His Kaaka Muttai having earned critical and popular acclaim, director Manikandan tries his hand at a psychological crime thriller with Kuttrame Thandanai. With out-of-the-box-thinking, intriguing screenplay and deft narration, he strikes a note different from routine flicks.
The film is steady and leisurely paced, lending a touch of realism to the proceedings. That each one’s troubled conscience could be its own punishment is conveyed without any moralising. The plot centres round a murder, but it’s not a typical whodunnit scenario. It’s about how the various people who are related to it react to it. There are no villains or heroes here. Each character is a victim of circumstance, his behaviour resulting from an essential need for survival. Like Ravi, a credit card collection agent who suffers from tunnel vision, a rare eye disorder. He needs money for an eye operation. When his neighbour Shweta is found murdered, all Ravi could think is to turn the situation to his advantage. A challenging role, It’s a controlled and restrained performance from Vidharth (his home production).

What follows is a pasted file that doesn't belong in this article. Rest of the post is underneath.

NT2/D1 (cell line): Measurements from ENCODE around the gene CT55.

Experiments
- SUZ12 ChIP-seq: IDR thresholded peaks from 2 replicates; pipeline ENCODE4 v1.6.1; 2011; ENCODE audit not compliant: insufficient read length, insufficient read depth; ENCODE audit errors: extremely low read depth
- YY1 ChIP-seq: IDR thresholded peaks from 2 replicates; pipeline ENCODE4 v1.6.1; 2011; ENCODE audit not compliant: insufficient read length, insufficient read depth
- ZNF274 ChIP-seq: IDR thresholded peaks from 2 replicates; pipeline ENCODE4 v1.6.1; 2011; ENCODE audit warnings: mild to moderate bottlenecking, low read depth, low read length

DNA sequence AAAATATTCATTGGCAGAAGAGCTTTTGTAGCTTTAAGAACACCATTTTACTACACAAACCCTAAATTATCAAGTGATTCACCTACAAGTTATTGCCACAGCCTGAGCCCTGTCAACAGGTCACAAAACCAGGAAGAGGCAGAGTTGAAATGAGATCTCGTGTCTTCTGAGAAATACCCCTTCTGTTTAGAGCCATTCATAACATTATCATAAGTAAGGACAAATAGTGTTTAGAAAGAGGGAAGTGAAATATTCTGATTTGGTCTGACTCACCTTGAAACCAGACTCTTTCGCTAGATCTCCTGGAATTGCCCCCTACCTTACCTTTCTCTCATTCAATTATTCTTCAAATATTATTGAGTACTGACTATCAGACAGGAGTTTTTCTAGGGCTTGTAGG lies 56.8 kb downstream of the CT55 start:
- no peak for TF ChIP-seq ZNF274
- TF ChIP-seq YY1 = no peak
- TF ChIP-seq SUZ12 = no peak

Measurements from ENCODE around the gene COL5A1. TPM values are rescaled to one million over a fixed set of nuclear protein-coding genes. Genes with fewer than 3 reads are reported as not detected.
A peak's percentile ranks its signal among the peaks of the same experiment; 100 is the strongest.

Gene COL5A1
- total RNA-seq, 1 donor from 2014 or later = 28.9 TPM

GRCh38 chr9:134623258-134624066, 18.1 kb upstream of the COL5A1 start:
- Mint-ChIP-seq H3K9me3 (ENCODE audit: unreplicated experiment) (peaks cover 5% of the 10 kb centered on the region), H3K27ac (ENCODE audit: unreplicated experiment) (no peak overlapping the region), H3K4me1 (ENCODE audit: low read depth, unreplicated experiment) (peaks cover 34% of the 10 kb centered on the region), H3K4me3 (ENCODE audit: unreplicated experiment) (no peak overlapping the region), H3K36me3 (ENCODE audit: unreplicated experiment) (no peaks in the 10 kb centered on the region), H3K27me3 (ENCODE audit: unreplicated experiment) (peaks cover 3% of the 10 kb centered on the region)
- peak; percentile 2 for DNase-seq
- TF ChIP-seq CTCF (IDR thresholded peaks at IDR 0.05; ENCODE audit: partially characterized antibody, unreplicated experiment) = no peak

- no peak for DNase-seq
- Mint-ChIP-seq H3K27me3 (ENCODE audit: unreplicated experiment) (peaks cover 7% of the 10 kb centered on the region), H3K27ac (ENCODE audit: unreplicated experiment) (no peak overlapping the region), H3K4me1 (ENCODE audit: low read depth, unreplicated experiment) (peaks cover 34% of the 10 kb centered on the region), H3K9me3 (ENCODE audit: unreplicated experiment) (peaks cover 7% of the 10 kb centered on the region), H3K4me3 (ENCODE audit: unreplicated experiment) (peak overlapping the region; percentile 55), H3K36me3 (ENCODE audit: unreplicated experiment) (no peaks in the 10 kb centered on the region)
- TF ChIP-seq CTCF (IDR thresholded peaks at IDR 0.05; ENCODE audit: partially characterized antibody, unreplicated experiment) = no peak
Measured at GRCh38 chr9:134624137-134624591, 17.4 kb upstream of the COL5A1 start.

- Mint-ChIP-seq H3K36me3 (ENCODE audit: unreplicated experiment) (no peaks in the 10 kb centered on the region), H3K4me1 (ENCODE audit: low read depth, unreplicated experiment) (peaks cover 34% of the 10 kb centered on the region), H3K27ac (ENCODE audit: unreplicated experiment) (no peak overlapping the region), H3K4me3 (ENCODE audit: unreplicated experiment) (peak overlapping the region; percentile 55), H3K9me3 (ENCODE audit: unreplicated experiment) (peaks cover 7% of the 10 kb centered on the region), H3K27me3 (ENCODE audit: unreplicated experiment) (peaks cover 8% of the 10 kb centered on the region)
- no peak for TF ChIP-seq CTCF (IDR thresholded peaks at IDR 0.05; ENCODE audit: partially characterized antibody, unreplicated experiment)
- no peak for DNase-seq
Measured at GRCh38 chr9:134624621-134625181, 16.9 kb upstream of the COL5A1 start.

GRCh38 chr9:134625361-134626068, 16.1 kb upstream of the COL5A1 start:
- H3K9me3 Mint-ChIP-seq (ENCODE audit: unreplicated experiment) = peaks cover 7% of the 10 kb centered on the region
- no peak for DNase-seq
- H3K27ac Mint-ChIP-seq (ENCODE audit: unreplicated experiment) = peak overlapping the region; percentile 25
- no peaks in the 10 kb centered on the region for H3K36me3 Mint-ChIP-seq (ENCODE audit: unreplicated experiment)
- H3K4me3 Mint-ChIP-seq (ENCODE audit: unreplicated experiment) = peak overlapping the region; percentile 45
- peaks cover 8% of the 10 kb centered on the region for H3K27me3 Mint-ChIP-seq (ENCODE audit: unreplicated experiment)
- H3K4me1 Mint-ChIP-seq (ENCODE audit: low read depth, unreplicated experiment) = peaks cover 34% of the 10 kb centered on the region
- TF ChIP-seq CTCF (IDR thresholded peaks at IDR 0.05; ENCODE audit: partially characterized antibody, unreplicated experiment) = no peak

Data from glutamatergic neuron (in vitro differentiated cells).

There is Prakash a businessman and a suspect, who is willing to pay a blackmailer. Rahman as Prakash is suave and cool. Scenes of Ravi’s interaction with his colleague (Pooja), who has a soft corner for him, have a natural flow. A consummate actor Aishwarya yet again proves that the length of the role doesn’t matter. As Shweta with gray shades to her character, she may have got less screen space but leaves her impact. The actors in brief roles too leave their mark, like Nasser, Somasundaram, Marimuthu and Pasi Sathya. The film has no songs and no one misses them either. Illaiyaraja’s background score complements the narrative flow. With its mature unconventional take on a crime scene, and its international feel and sensibility, Kuttrame Thandanai does Tamil cinema proud.